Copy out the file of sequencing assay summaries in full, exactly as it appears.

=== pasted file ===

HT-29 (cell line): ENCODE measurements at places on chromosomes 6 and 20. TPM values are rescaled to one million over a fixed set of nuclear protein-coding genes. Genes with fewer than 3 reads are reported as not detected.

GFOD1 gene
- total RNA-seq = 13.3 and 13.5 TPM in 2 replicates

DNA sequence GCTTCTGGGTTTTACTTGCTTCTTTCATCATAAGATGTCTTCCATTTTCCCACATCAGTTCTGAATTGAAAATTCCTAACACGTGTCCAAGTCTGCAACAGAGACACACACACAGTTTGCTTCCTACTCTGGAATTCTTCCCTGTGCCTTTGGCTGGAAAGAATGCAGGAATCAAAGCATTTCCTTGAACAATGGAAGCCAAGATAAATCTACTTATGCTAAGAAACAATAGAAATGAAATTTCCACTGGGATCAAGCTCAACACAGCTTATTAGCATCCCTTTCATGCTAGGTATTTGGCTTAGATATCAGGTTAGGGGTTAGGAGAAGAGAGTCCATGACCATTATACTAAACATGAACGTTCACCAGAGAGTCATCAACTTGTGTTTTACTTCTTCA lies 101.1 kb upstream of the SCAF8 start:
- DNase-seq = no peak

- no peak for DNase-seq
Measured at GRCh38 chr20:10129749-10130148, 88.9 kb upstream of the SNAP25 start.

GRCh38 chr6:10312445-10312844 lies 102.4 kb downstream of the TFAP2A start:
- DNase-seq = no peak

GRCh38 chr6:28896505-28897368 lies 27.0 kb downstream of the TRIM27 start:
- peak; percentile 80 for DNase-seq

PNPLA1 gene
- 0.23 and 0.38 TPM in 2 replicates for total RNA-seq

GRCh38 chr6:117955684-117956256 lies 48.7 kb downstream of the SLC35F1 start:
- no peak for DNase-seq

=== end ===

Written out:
HT-29 (cell line): ENCODE measurements at places on chromosomes 6 and 20. TPM values are rescaled to one million over a fixed set of nuclear protein-coding genes. Genes with fewer than 3 reads are reported as not detected.

GFOD1 gene
- total RNA-seq = 13.3 and 13.5 TPM in 2 replicates

DNA sequence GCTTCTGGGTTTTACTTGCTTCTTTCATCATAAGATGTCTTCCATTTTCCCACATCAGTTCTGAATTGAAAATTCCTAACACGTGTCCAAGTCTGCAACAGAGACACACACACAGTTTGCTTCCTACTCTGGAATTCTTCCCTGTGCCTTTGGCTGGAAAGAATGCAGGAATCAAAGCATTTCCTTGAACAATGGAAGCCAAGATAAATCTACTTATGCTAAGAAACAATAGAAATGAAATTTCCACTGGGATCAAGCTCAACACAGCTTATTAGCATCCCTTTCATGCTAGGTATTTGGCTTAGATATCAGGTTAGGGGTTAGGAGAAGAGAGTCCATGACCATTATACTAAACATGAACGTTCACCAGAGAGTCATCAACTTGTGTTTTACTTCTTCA lies 101.1 kb upstream of the SCAF8 start:
- DNase-seq = no peak

- no peak for DNase-seq
Measured at GRCh38 chr20:10129749-10130148, 88.9 kb upstream of the SNAP25 start.

GRCh38 chr6:10312445-10312844 lies 102.4 kb downstream of the TFAP2A start:
- DNase-seq = no peak

GRCh38 chr6:28896505-28897368 lies 27.0 kb downstream of the TRIM27 start:
- peak; percentile 80 for DNase-seq

PNPLA1 gene
- 0.23 and 0.38 TPM in 2 replicates for total RNA-seq

GRCh38 chr6:117955684-117956256 lies 48.7 kb downstream of the SLC35F1 start:
- no peak for DNase-seq